3. Support Services for Students
3.1 The University has a well established tradition of providing extensive student support which includes the College network of pastoral care, access to medical care, the Counselling Service, DUSSD and the support services offered by the Students' Union. Responsibility for helping students with difficulties rests, in the first instance, with the Colleges and, in particular, those with responsibility for pastoral care. Staff in Departments and Faculties also have an interest and should liaise with the relevant Senior Tutor or support service if they have concerns about a student, subject to the requirements of confidentiality (see section 5 below).
3.2 The College based system of pastoral support enables many of the minor problems experienced by students to be addressed and is appropriate for resolving practical or academic problems which give rise to anxiety or stress. However, it is not equipped to deal with more serious emotional and psychological problems which require professional intervention. For these problems the College pastoral support system acts as an early warning system that identifies students in need of professional help, whether that help is provided by a medical professional or the Counselling Service. Advice and guidance for members of University staff dealing with a student presenting with mental health difficulties is given below.
4. Guidance for College and Departmental staff dealing with a student presenting with mental health difficulties
4.1 The majority of students with mental health difficulties are very unlikely to cause disruption or risk to themselves or others. However, experience at the University and in other higher education institutions, has shown there may be occasions when mental health difficulties or psychological or emotional disorders have a profound impact on the functioning of individual students and on the well-being of others around them.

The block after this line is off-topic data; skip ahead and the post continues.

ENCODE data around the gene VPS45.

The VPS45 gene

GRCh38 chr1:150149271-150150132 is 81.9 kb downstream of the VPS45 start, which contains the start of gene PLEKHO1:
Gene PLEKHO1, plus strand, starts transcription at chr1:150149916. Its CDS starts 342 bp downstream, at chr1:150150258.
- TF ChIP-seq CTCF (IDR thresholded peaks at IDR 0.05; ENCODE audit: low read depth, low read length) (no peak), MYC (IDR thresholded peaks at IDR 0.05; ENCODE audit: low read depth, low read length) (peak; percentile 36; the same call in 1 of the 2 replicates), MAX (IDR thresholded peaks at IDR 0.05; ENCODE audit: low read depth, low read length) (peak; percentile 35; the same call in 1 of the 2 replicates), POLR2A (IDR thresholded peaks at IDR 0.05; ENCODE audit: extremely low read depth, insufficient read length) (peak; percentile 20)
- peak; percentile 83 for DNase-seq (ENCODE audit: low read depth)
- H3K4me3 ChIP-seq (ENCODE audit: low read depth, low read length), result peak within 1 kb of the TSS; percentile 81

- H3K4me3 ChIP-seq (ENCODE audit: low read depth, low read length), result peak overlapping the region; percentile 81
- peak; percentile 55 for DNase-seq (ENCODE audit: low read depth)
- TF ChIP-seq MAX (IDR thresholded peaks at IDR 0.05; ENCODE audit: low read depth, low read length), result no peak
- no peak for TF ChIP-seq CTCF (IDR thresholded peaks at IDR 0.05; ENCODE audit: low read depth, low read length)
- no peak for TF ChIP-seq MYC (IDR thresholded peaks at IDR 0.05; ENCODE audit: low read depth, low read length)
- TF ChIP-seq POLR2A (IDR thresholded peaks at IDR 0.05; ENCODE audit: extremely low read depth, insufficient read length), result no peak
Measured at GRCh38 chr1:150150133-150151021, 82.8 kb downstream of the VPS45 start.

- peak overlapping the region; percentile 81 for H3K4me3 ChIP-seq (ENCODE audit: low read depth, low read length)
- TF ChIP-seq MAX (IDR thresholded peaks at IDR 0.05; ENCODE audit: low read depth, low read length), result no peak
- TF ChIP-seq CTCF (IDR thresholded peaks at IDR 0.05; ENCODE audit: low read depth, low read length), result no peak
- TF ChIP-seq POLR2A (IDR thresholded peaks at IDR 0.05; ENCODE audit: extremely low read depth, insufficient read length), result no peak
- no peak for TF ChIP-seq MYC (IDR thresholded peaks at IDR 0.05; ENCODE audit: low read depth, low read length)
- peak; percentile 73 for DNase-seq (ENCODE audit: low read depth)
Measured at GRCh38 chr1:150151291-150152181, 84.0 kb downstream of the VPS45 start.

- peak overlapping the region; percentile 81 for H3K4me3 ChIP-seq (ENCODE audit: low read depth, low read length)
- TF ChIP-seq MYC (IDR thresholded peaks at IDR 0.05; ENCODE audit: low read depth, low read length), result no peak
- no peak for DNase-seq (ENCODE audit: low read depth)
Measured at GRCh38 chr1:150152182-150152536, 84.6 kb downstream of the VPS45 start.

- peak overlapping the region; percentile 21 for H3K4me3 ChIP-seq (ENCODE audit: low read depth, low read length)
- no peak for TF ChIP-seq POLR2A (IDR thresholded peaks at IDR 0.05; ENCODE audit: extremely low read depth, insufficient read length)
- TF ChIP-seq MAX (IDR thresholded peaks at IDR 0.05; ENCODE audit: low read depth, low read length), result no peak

4.2 This guidance is intended to support staff responding to students with mental health difficulties;
- in emergency situations;
- in situations that are not an emergency but where they have concerns about a student's behaviour.
4.3 When dealing with students presenting with mental health difficulties it is vital that staff understand that they are not expected to replace the professional care and support that are the responsibility of the NHS. Staff should always seek further professional advice/assistance when dealing with student mental health issues either by referring the student to a specialist service or by calling a case conference (see paragraph 7.4 below). They should never allow a situation to develop where an individual case places personal demands upon them or compromises their privacy, safety or impartiality. In all cases, personal safety overrides confidentiality. Staff who are personally affected by the supporting of a student, can receive advice and guidance from the University’s Occupational Health Service and can be directed to independent sources of support by the Student Counselling Service.
5.1 All staff within the University have a legal obligation under the Data Protection Act 1998 to treat a student's physical or mental health as sensitive personal data (for further information see: http://www.dur.ac.uk/data.protection/dp_principles/principle1/) . It is important therefore that all staff recognise that they have a duty to maintain strict confidentiality within the University in respect of students and must not disclose information unless it is necessary to do so. Staff at the University who are involved in supporting students with mental health difficulties, should only pass on personal information about individual students when they judge it is in the vital interests of the student and/or the members of the university community.
5.2 Where consent is not given by the student to disclose information this should be respected and information should not be disclosed. However there are rare exceptions to this rule which should be considered when dealing with students who are experiencing mental health difficulties:
- where the member of staff would be liable to civil or criminal proceedings if the information was not disclosed (for example if a crime had been committed);
- where it is believed the student's mental health has deteriorated to such an extent that they have become a danger either to themselves or to others;
- where a student is so ill that he/she lacks insight into their condition and lacks the mental capacity to give informed consent.